UPDATE (9/2/11, 9:30 AM): On the issue of New York versus D.C. as the forum for this litigation, we’ve obtained additional statement from Bickel & Brewer.

“The defendants have filed a dilatory motion in New York which complained about that forum,” said William A. Brewer III, partner at Bickel & Brewer and counsel for 3M. “Rather than tolerate the delays associated with that debate, we re-filed the case in Washington, D.C. — the concededly appropriate forum — in order to expedite our client’s right to commence discovery. As we have stated repeatedly, our clients are anxious to push this case forward as quickly as possible.”

U.K. Takes Legal Action Against 3M [Wall Street Journal]
Court Trial To Start Over 3M’s Decision to Kill Superbug Test [Wall Street Journal]
Porton Group and Lanny Davis Respond to 3M’s Third Attempt To Sue Them after 3M’s Prior Two Attempts in New York Failed [PRNewswire]

Earlier: Lawsuit of the Day: 3M v. Lanny Davis


PORTON GROUP AND LANNY DAVIS RESPOND TO 3M’S THIRD ATTEMPT TO SUE THEM, AFTER 3M’S PRIOR TWO ATTEMPTS IN NEW YORK FAILED

London – The Porton Group and its attorney Lanny Davis offered comments today regarding 3M’s effort to change the venue of its lawsuit against them after a New York court ruled that 3M’s prior complaints were “devoid of any monetary demand.”

3M has now hired its third law firm to try for a third time to move forward with its truly ridiculous claims. When Porton and Mr. Davis moved to dismiss 3M’s claims from the New York court, 3M did not even file a response; 3M simply gave up. After a New York judge ruled this month that 3M’s complaint was “devoid of any monetary demand,” 3M is now shopping for a more receptive audience from a different court in Washington, D.C.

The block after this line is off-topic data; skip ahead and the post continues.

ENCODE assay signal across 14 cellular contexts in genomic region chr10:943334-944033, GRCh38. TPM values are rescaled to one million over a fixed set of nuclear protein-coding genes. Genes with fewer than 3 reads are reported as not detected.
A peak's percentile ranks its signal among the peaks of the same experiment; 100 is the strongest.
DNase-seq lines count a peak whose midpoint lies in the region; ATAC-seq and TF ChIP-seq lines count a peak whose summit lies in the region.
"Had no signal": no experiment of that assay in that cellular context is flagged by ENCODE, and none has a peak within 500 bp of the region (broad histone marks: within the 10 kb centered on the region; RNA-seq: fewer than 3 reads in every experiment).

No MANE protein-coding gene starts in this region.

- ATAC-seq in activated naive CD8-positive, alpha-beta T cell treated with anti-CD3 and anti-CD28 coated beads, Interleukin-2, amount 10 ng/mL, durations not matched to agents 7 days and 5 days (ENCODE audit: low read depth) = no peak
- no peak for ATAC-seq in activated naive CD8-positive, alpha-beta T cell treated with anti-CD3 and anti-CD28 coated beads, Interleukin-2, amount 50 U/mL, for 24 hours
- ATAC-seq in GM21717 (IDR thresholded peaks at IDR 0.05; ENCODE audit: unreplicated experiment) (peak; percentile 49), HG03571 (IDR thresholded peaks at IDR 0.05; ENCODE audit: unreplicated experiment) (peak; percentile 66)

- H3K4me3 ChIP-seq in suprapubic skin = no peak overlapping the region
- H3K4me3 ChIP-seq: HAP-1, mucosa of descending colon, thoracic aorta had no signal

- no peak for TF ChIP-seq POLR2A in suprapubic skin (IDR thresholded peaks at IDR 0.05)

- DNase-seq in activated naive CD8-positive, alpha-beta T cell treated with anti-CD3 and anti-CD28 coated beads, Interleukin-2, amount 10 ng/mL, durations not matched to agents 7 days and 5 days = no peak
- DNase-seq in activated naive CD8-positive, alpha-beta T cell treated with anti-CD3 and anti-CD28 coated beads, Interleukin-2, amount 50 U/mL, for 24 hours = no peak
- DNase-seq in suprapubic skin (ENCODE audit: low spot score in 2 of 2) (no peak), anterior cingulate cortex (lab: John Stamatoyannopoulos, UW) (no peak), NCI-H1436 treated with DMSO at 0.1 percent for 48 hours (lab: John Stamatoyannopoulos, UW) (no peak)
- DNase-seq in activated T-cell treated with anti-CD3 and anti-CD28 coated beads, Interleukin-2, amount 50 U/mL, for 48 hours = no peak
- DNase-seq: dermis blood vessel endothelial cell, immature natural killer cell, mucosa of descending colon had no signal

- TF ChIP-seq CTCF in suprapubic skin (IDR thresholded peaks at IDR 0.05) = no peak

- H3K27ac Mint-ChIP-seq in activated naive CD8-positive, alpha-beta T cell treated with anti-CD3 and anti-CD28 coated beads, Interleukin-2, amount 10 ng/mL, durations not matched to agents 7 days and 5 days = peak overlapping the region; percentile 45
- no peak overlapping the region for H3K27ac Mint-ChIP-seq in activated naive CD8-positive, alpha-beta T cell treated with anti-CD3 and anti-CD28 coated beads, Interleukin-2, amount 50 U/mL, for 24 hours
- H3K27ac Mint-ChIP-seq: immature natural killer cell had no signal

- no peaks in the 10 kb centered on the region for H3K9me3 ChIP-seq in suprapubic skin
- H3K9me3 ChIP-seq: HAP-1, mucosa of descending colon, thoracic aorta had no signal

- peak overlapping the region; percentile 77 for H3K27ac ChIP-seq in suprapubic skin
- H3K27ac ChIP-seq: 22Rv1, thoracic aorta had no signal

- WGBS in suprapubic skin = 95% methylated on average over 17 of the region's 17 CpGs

Porton Group CEO Harvey Boulter said, “3M is desperately looking for a way out of Porton’s breach of contract trial in which the English court will issue its judgment soon. 3M is wrongfully using the American court system to harass and launch public attacks against Porton and its attorney, Mr. Davis, in the hopes that they will back down from their claims that 3M breached its contractual obligations to market BacLite, a potentially life-saving product for victims of the MRSA superbug.”

Porton’s corporate attorney Lanny Davis said, “3M and its attorneys have now filed the same suit for the third time — this time in DC. That is indicative of the lack of thoughtfulness of its case. But no matter how many times they file meritless lawsuits against my client and me as its attorney, they can’t change the subject or the facts about their unwillingness to fulfil their contractual commitments, which is now the subject of an ongoing trial in England.”

Mr. Boulter and Mr. Davis both expect that 3M’s latest lawsuit in Washington D.C. will fail, just as its prior two efforts failed in the New York court.